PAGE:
Because of the low value of fcut, the one-way associations are redundant with the one-way geometrical matches. On the other hand the two-way associations rely on bijective galaxy associations instead of distance.

In Fig. 6, we illustrate the different matching procedures using one test cluster at z = 0.285 and M = 1014.04 M, in the case of two cluster finders that provide the membership probabilities (AMICO and sFoF). While all the matching methods agree on the detection of this mock cluster for both algorithms, the geometrical and membership matching methods show that fragmentation is important for sFoF in this test case.

thumbnail Fig. 6.

Illustration of the matching procedure performance in the case of a test cluster (z = 0.285, M = 1014.04 M), for two algorithms for which the galaxy membership probability was available (AMICO on the top and sFoF on the bottom panel). The true cluster galaxies, known from the mock, are given in purple. The cluster galaxies identified as members by the cluster finders are given in yellow (only galaxies with Pi >  0.25 are shown for clarity), with a cross on top in case they are true cluster members. The target mock cluster is given as a blue cross. All the candidate clusters that lie within the association volume are given as green squares, with a cross on top of the one that is the best match. The black circle represents θ200. In the case of sFoF, 17 one-way geometrical associations would be possible (number of green squares), highlighting a large fragmentation rate.

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4.2. Purity, completeness, fragmentation and over-merging

The performance of an algorithm is related to the quality of the cluster catalog that it produces. It is generally quantified in terms of completeness (i.e., the number of detected clusters normalized by the number of clusters in the simulation) and purity (i.e., the number of true detections normalized by the overall detection number), which can be expressed as a function of cluster properties such as redshift, mass or richness. With the matching results in-hand, it is straightforward to define the one-way purity and completeness as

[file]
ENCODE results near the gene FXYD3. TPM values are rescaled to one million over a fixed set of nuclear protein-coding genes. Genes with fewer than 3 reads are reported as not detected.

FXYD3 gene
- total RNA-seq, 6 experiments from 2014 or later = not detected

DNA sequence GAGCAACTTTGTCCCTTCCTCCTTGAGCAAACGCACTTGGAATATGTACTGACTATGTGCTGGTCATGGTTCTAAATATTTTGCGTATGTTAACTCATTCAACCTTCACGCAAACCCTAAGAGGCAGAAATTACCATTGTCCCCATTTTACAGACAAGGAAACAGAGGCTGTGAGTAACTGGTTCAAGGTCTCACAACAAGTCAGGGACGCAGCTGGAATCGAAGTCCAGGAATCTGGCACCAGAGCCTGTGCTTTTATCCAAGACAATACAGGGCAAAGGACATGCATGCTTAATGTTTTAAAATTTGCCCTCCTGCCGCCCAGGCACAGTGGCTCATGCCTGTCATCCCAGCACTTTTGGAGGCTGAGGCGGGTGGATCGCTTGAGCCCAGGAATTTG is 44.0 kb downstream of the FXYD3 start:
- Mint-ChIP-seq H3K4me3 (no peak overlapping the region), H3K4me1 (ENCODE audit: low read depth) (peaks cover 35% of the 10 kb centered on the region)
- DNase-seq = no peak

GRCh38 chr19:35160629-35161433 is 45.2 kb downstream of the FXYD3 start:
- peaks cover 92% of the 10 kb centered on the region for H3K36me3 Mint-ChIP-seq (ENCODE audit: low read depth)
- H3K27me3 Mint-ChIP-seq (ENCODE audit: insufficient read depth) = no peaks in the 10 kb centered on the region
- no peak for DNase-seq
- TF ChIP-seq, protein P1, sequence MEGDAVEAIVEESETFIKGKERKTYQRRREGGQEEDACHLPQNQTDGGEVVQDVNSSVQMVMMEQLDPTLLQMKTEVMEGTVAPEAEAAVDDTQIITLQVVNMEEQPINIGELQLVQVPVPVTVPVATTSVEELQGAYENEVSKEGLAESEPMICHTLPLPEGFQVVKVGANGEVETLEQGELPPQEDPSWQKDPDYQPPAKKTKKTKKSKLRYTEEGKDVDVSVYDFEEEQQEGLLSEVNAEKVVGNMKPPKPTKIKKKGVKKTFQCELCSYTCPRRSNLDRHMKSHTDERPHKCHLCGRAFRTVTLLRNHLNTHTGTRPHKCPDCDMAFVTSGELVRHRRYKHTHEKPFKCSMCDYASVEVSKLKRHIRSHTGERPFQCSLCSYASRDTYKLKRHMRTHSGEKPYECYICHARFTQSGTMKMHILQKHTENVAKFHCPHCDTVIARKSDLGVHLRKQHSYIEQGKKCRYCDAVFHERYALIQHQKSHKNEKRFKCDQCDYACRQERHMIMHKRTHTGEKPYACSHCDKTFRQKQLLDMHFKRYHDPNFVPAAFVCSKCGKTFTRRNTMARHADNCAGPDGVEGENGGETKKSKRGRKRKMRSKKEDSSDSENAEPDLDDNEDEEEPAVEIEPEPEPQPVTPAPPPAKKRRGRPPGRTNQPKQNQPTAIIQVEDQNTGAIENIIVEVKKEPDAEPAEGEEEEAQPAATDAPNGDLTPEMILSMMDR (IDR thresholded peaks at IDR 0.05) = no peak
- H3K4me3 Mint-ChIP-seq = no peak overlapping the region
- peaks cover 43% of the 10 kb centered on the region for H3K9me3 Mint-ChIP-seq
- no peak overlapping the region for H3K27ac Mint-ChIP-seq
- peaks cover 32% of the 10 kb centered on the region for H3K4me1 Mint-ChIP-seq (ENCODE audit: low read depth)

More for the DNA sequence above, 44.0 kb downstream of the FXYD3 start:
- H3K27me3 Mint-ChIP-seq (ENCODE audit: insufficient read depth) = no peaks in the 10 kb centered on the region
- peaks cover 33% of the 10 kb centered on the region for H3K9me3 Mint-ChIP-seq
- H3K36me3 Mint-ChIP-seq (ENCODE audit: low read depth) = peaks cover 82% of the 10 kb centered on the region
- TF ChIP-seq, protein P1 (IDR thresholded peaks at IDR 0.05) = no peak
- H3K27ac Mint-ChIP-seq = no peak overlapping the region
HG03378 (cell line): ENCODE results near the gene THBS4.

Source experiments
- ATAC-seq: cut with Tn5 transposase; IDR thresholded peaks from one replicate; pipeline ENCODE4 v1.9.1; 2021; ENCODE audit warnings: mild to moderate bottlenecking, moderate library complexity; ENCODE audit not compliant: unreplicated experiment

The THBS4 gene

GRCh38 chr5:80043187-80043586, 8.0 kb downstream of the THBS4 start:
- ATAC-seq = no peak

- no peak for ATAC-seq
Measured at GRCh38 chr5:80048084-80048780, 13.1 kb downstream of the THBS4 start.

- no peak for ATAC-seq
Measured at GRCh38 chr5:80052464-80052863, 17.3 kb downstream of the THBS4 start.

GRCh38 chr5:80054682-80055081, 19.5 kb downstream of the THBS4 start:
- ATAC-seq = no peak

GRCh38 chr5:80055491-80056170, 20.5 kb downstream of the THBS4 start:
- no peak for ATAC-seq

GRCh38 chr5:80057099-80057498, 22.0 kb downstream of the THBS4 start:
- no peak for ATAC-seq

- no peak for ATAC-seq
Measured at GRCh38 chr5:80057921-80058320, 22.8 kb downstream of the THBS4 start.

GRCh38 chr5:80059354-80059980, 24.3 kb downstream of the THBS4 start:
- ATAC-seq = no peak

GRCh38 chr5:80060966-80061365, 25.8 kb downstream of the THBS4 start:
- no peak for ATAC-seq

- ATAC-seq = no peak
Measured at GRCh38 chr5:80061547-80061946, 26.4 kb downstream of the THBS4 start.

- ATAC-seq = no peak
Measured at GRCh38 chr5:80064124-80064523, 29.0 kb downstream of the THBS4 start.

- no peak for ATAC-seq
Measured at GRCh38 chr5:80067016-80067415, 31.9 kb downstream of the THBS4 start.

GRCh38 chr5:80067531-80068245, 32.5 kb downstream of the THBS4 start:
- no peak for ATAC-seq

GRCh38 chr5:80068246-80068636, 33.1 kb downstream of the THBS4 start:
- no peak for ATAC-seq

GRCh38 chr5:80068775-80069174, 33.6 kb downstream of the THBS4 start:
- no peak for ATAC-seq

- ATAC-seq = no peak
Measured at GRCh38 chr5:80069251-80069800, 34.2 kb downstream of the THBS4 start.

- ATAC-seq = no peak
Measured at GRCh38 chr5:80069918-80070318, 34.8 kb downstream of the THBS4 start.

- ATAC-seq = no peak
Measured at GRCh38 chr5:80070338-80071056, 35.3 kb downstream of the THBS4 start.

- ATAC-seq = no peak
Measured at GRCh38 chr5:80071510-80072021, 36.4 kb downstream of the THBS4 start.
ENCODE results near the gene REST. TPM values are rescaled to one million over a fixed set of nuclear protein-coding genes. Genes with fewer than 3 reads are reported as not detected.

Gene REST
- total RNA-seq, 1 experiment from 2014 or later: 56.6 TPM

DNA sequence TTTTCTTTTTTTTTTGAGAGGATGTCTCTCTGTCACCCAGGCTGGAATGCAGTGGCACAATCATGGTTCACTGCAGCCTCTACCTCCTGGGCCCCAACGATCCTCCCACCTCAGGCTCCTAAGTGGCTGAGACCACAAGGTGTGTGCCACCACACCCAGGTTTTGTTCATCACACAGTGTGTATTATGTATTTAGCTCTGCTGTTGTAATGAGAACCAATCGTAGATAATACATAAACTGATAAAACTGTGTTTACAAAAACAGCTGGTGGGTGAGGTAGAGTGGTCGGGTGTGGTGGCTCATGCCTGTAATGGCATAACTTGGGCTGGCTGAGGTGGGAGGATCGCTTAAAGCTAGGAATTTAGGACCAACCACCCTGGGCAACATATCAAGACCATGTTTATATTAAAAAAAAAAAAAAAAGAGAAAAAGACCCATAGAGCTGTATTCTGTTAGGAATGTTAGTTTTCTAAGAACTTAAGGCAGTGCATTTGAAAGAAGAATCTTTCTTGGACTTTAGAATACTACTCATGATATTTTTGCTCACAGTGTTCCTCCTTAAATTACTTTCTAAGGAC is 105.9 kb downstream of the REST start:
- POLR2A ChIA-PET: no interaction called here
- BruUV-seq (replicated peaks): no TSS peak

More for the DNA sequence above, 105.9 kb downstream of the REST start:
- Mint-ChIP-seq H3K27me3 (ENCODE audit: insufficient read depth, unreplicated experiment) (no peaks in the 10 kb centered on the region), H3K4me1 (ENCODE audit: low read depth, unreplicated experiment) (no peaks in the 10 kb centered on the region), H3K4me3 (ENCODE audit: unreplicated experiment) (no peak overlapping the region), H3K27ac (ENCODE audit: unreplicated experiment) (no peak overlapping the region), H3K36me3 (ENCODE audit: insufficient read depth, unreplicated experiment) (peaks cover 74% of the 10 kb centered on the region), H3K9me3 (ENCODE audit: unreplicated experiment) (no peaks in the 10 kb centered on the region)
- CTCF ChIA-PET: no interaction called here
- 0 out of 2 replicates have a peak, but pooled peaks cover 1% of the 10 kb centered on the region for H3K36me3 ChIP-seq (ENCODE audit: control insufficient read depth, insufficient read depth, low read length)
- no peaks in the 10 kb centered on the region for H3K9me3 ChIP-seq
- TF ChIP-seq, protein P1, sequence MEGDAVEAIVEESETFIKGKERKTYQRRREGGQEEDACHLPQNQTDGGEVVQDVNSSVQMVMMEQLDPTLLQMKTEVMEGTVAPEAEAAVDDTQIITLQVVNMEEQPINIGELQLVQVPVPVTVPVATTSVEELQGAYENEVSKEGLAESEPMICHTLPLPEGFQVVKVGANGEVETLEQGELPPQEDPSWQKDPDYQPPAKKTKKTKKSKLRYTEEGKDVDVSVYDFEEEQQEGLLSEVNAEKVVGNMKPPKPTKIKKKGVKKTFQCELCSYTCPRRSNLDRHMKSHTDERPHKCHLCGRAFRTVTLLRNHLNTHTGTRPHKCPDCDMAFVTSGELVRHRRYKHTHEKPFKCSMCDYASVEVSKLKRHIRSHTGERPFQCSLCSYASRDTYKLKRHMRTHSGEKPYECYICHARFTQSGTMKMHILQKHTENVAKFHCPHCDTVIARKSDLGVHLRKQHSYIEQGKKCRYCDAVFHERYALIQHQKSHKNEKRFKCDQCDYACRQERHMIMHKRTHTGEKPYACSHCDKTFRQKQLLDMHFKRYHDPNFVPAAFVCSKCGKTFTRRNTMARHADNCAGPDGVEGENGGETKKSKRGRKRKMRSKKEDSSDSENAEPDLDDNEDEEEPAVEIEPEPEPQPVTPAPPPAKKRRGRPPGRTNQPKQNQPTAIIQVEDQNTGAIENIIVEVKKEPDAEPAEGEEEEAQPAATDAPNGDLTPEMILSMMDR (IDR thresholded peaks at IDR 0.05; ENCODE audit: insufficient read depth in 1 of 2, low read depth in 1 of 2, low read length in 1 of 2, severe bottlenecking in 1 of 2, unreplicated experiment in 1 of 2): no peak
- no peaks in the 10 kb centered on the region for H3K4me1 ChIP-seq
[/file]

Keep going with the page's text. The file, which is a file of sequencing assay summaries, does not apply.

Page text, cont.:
(6)

where Ntrue is the number of mock clusters and Ndet is the number of detected clusters. The quantity stands for a bin in terms of cluster parameters such as , so that is the number of mock clusters in the bin that are associated with a detection. We note that while the completeness can be estimated as a function of true mass, redshift or richness, purity cannot be expressed in a given mass bin unless the measured mass-richness relation is used. Similarly, the two-way purity and completeness (available for the geometrical and membership matching procedures), are defined as

(7)

in which case we impose that the associations be bijective.

We note that impurities do not only correspond to spurious objects, such as improperly identified structures along the line-of-sight, or unmatched fragments of larger clusters. They may also correspond to clusters for which the mass is below the threshold of the mock cluster catalog constructed as defined in Sect. 3.1.2. This point is discussed further in Sects. 5 and 6.

We define the N-fragmentation rate as the fraction of mock clusters for which more than N-associations to detected clusters are possible. Similarly to completeness and purity, it can be expressed as a function of mass, redshift and richness. The N-over-merging rate is given by the fraction of detected clusters for which more than N-associations to mock clusters are possible. Having C1 ≃ C2 and P1 ≃ P2 is also an indication of low fragmentation and low over-merging.

For each detected cluster that is matched to a mock cluster, we compute the redshift difference between the true cluster redshift and the recovered one. We additionally compute the projected sky coordinate offsets (see Sect. 5.4 for further discussions and the use of these quantities).

4.3. Systematic effects